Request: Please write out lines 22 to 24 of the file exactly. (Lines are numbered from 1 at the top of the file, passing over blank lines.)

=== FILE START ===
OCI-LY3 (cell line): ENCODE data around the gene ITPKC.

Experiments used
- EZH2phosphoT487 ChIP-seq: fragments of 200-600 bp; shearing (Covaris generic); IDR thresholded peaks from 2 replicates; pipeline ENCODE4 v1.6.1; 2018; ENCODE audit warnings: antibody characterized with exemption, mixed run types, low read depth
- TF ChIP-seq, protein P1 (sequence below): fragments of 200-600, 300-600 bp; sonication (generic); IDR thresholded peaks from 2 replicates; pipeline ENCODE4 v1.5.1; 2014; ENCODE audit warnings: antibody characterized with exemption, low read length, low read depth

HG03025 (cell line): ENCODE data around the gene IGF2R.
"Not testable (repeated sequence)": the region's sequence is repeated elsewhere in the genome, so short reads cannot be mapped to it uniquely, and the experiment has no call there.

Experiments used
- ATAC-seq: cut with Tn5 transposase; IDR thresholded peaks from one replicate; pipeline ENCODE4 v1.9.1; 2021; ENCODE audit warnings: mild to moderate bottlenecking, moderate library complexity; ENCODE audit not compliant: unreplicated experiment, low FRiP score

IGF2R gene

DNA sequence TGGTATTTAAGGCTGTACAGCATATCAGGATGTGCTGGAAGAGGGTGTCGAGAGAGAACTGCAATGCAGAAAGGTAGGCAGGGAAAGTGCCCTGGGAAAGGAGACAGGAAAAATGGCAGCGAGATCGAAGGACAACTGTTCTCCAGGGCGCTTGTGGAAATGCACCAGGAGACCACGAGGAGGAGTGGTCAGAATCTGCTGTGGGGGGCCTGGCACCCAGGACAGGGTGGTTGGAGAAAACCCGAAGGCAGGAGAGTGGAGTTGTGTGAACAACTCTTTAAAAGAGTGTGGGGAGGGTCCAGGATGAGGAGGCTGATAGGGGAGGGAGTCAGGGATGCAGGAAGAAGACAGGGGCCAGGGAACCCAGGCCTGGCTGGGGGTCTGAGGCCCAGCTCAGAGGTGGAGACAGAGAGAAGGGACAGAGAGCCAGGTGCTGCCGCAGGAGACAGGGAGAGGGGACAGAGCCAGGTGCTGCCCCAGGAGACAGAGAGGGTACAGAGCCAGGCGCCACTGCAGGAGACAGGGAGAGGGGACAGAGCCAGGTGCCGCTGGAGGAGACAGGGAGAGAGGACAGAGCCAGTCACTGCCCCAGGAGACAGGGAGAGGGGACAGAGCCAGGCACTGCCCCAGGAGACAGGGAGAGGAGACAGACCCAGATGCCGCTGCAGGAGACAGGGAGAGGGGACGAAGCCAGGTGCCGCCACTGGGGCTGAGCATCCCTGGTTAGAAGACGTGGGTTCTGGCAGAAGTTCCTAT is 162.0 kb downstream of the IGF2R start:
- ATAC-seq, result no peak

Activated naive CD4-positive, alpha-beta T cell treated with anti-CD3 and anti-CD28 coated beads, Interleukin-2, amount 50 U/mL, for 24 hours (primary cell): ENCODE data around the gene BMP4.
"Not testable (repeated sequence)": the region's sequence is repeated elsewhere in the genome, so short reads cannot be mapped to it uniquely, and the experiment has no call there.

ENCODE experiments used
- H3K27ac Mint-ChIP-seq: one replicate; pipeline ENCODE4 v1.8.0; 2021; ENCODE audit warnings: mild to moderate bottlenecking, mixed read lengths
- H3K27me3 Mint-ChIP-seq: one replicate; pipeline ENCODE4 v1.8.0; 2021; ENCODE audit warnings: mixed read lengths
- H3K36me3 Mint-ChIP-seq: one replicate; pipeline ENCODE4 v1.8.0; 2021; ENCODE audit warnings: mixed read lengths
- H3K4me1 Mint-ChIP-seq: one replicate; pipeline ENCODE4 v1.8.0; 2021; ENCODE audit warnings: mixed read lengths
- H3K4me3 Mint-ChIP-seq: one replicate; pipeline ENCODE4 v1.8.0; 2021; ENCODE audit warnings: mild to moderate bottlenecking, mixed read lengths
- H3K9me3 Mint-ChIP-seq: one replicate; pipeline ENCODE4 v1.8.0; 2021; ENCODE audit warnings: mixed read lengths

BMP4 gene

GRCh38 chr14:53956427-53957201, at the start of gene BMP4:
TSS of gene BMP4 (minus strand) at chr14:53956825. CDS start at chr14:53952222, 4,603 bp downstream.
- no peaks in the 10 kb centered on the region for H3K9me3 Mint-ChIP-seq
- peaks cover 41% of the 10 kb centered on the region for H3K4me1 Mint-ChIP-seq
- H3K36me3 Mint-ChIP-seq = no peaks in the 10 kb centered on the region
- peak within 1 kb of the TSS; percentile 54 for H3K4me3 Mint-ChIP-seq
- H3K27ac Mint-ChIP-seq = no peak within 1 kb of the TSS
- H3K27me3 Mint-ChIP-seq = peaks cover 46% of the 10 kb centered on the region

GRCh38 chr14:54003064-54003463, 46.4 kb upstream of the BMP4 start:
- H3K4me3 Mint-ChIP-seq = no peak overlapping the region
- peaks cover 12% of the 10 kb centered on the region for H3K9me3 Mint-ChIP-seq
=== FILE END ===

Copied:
GRCh38 chr14:53956427-53957201, at the start of gene BMP4:
TSS of gene BMP4 (minus strand) at chr14:53956825. CDS start at chr14:53952222, 4,603 bp downstream.
- no peaks in the 10 kb centered on the region for H3K9me3 Mint-ChIP-seq